Here again is the article reporting on the study and quoting Harding (PhysOrg 6/3/15). The first criticism of the study and the article reporting on it is fairly obvious. Consider, for example, the article’s lead sentence:

There is no evidence that family courts in England and Wales are discriminating against fathers because of gender bias, a new study by the University of Warwick and funded by the Nuffield Foundation has found.

Then read Harding’s remarks. From that it would be fair to conclude that (a) two academic researchers (b) had conducted a study that (c) demonstrates that family courts in the U.K. don’t discriminate against fathers (d) in matters pertaining to child custody, parenting time, visitation and the like. Indeed, my guess is that’s exactly the conclusion that the article and Harding want readers to draw. But even a casual glance at the study itself shows (c) to be incorrect.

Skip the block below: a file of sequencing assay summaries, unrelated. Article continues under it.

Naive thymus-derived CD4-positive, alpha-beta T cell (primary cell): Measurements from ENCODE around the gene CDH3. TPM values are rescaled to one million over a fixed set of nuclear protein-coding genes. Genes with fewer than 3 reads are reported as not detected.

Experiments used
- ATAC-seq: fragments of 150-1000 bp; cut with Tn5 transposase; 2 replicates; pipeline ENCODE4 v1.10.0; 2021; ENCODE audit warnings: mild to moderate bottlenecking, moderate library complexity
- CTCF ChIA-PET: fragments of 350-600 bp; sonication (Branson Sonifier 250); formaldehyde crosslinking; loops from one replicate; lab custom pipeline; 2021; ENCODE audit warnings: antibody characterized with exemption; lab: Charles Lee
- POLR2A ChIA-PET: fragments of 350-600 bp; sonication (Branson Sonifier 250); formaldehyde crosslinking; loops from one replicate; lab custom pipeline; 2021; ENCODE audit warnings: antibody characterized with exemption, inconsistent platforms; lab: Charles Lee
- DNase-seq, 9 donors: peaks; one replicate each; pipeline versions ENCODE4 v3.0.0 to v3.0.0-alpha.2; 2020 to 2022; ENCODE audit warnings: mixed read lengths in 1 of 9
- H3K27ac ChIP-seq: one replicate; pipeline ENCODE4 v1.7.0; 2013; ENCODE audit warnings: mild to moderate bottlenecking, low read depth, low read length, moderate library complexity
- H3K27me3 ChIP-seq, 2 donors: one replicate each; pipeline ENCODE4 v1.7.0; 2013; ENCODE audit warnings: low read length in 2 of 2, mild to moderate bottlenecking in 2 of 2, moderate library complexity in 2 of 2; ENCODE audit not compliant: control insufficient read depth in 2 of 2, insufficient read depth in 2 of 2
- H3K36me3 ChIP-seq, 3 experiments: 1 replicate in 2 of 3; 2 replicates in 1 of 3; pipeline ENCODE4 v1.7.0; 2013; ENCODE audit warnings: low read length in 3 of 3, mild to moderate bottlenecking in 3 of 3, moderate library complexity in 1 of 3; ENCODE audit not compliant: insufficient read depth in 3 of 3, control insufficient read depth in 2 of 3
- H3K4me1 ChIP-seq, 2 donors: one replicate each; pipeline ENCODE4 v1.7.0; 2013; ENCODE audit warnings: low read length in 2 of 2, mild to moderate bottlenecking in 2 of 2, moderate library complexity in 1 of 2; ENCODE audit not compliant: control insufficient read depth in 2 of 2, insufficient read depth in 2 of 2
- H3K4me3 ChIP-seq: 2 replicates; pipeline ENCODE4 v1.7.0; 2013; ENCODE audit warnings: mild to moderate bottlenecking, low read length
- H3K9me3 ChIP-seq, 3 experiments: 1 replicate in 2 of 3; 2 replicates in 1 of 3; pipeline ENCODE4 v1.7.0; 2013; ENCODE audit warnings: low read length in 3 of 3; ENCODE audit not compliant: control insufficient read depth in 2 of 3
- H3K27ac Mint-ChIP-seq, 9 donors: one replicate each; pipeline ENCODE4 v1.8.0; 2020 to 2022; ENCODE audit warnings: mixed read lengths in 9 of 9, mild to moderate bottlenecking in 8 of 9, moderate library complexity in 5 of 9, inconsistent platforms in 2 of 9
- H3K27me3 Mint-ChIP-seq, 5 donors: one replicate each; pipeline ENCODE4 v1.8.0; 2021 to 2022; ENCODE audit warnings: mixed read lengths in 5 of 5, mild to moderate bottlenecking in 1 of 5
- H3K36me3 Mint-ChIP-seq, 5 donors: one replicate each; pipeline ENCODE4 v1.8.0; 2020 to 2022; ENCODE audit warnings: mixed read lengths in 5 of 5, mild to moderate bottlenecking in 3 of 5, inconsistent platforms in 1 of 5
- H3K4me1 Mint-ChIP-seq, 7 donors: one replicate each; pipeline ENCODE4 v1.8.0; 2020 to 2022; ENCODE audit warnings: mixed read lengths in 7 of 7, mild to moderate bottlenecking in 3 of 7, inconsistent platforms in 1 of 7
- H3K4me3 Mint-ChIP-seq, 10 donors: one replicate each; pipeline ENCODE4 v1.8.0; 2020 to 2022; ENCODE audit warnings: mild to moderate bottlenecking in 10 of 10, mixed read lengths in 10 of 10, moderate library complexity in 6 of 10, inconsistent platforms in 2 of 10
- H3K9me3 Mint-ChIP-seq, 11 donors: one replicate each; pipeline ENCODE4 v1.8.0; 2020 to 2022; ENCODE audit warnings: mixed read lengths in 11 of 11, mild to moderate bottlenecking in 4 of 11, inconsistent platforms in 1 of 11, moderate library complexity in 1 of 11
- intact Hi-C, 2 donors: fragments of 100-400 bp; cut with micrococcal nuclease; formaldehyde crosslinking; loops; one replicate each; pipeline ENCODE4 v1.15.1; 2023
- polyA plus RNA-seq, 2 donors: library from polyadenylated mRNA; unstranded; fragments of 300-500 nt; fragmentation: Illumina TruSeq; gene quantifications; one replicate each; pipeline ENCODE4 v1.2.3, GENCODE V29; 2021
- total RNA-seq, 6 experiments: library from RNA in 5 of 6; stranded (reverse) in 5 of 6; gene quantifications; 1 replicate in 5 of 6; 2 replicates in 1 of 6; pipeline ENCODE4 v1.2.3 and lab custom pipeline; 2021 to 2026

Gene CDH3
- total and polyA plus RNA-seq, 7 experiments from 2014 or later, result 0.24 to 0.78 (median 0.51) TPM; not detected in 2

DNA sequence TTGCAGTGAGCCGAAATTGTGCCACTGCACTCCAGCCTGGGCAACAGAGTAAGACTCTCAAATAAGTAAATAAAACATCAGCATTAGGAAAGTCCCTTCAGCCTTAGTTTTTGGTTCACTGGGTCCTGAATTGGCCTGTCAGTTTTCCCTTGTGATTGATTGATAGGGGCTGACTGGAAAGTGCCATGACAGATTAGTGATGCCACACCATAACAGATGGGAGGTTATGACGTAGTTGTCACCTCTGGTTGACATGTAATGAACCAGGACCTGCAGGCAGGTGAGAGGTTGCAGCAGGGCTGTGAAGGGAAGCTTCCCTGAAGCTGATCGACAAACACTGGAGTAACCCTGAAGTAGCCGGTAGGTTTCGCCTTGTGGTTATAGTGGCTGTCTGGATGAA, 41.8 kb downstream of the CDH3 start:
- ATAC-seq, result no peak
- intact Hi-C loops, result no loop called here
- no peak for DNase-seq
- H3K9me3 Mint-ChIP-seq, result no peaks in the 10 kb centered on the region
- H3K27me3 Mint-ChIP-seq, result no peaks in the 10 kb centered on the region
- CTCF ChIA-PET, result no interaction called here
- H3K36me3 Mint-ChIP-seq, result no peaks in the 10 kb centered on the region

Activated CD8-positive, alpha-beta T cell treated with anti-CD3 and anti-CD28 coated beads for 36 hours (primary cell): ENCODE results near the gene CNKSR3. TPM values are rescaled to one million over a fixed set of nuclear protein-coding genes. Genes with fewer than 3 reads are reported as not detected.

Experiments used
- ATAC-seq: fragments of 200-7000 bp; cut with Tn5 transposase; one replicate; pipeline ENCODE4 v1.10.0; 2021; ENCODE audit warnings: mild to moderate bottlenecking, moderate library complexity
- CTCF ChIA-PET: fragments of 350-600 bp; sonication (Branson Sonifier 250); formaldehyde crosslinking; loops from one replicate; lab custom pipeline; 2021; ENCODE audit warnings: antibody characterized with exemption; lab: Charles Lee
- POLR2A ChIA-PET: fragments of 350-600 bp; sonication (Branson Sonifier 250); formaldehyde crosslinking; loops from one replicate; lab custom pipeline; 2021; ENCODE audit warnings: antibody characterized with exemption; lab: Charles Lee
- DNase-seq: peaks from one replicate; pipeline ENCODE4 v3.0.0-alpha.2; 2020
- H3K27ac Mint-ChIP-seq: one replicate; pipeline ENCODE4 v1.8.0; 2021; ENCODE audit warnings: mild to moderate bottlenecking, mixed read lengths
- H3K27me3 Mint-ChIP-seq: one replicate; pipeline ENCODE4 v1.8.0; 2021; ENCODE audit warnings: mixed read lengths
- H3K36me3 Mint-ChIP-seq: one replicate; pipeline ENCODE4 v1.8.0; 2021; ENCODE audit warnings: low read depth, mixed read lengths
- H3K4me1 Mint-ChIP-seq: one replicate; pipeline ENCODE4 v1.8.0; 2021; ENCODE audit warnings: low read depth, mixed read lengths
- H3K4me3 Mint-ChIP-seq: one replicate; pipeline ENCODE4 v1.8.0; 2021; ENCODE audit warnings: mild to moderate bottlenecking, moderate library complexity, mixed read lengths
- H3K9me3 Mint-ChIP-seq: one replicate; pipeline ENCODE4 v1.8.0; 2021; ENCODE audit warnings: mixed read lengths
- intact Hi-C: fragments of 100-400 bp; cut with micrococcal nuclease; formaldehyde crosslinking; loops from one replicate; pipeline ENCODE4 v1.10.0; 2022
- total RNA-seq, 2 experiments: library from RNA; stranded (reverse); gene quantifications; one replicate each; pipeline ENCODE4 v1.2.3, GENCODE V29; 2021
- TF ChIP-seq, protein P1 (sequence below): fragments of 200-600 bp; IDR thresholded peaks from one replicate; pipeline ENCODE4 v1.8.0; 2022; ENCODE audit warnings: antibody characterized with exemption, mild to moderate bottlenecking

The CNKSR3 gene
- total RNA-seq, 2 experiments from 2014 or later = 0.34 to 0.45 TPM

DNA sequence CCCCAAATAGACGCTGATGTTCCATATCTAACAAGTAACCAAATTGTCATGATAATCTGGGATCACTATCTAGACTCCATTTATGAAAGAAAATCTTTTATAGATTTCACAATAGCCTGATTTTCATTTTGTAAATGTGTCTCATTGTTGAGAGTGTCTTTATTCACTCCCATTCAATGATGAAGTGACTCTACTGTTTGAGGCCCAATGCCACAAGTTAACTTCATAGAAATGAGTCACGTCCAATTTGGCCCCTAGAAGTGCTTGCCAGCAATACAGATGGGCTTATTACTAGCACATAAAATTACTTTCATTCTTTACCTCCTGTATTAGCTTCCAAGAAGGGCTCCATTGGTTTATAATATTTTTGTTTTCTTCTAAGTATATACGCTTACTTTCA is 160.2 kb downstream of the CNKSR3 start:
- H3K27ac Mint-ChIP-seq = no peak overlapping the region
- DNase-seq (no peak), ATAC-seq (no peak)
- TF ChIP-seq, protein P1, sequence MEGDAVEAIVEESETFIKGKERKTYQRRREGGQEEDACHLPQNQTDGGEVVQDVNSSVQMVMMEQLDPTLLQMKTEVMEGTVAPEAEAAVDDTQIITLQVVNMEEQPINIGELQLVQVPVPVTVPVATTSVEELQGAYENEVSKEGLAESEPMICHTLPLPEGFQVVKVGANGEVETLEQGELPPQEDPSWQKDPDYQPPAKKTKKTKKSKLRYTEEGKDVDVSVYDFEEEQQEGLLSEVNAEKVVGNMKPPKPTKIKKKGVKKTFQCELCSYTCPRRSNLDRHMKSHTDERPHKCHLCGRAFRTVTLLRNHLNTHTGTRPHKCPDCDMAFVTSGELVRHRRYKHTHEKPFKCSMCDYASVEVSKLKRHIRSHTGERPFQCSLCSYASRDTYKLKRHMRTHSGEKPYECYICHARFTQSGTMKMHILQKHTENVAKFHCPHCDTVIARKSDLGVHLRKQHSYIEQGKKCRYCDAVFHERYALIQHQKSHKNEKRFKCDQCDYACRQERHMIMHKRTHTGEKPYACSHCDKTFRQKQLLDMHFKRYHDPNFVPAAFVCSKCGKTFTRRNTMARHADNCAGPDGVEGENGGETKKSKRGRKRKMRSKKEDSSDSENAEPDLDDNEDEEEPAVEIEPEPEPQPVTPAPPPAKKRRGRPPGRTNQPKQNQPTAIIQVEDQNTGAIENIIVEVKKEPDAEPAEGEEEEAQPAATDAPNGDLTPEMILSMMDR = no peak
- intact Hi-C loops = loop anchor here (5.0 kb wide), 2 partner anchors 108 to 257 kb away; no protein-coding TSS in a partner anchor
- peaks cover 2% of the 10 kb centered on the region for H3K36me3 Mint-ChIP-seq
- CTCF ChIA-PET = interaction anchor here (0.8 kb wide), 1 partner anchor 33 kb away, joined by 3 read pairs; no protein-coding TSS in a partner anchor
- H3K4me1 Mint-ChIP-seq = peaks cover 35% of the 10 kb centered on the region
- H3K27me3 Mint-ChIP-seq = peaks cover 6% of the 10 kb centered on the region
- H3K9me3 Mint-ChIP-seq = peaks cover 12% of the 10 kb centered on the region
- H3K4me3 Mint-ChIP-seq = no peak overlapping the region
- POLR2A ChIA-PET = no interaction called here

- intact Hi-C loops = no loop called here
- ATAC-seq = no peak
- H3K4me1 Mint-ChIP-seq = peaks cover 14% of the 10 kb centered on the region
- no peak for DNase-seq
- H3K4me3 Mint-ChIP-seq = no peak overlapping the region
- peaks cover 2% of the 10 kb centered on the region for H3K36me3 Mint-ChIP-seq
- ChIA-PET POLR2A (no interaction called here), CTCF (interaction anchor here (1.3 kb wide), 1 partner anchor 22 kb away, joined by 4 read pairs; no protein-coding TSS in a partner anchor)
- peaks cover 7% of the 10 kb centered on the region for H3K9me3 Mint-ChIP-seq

On page eight of the study we find this:

It should be noted that our findings about the use of different Section 8 orders and the typical time patterns orders are not statistically representative of the general practice in 2011.

And again on page 133, the authors state this:

Our selection of case files was not designed to generate results which could be generalized and portrayed as typical practice of all County Courts in England and Wales in 2011. Such a statistically robust finding could not be achieved without using a much larger, statistically representative sample of case files;